Hesher

21 Jun

Title: Hesher
Year: 
2011
Director: 
Spencer Susser
Writers: Spencer Susser and David Michôd, based on a story by Brian Charles Frank
Starring: 
Joseph Gordon-Levitt, Natalie Portman, Rainn Wilson, Devin Brochu, Piper Laurie
MPAA Rating: 
R, disturbing violent behavior, sexual content including graphic dialogue, pervasive language, and drug content – some in the presence of a child
Runtime: 
106 min
Major Awards: –

IMDb Rating: 
7.3
Rotten Tomatoes: 
53%

 

And so here we are, at the final stop on the Natalie Portman Movie Domination Tour 2011. Because, as you may have noticed if you’ve been to the movies in this first half of 2011, Ms. Portman, fresh off the Best Actress Oscar she won for my favorite film of 2010, has been everywhere: from her turn in the R-rated rom-com No Strings Attached back in January, to the medieval stoner flick that was Your Highness a few months later, to her very own superhero blockbuster in Thor to kick off the summer, to the more indie project that was The Other Woman, she’s done everything. And I usually would be against such huge overexposure, five films in less than six months is really something, but you look at the roles she has in each of them and they couldn’t be more different from each other, so at least she’s been exercising her range, just having fun with her choices. Not to mention that those four films I listed have all been pretty damn decent (I’ve given them, in the order I named them, grades of B+, B, A- and B) which means that it’s not as though making all them so close to each other is taking away from the overall quality of any of them.

But, before Ms. Portman can take a well deserved breather, as she currently has no announced projects in which she’s set to star, we have to take a look at the fifth and final film she’s been in this year, which is Hesher. Now, the film is probably the worst out of the five 2011 releases she’s been in (remember I liked Your Highness a bit better than most), but it’s still good, and I’ll recommend it to people. Plus a film like this was bound to be polarizing, as it’s not really all that often that you get an insight that’s so dark, and so lacking of any real emotion, to any character like you do with our titular character here, and I personally liked that about this film, I thought it did it’s own very peculiar thing and it didn’t care about any conceptions people may make about it. However, as cool as refreshing as that may have been, at times it felt as the movie was doing that just for the sake of doing that, not really achieving anything outside of it.

And that’s, I think, what prevented the film from being truly something special, that more times than not I felt like it didn’t have any reason to exist at all, harsh as that may sound. Don’t get me wrong, the performance given by Joseph Gordon-Levitt in the title role is absolutely incredible, a magnetic one that will keep you drawn to the film for its entirety, and Ms. Portman and Rainn Wilson are also very good in their supporting turns, but there was just no real substance to Hesher when it all was said and done. I mean, yes, we get a main character that’s unlike anything we’ve seen before, a guy with long hair, creepy eyes, who loves porn and heavy metal, and has stupid tattoos that display gun violence on his chest, but once that novelty wears off there’s not much more underneath that.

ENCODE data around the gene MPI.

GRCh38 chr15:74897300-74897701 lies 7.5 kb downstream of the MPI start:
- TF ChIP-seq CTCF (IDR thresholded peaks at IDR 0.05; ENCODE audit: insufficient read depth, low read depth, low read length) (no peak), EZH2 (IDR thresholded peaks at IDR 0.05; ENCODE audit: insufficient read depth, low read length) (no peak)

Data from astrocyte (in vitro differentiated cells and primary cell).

And this character is pitted next to other characters that you just can tell weren’t meant to be in a movie together, something which is actually beneficial to that whole weird feel the movie has. I mean, Hesher himself is just thrown into the house of this 13-year-old kid named T.J. who’s point of view we see the film from, a kid who has just lost his mother, has a father that’s still in shock after becoming a widow, played sensationally well by Mr. Wilson, and a grandmother, played by Piper Laurie, who’s just sick of holding the fort together all on her own. And the reasons why Hesher, a guy that’s so different from them, is now to live with them, or just who he is, or where he came from, are never really explained here. And because T.J.’s father and grandmother are so depressed and idle with grief, they don’t really question why this bizarre guy is now to live with them, and they’re inactive when faced with his strange and violent antics.

And what happens after that feeling of not really know why everything is happening, nor why Nicole, the supermarket cashier Ms. Portman plays, is brought into the picture, you just get a movie that, while extremely well-acted, isn’t really saying much of anything. I mean, obviously there’s this big resolution at the end of the film after we’ve seen Hesher do his offensive and violent thing for an hour and a half, but even that I thought just didn’t really provide a solid enough sense of closure here. I liked the film, don’t get me wrong, but that’s fully because of Mr. Gordon-Levitt, Ms. Portman and Mr. Wilson, who I thought were simply superb, and even though I believe Spencer Susser, the first-time director of this one, showed some really promising things with his debut here, I think he crafted a character too complex and big to really contain successfully at his first big go-round at the helm.

Grade: B-

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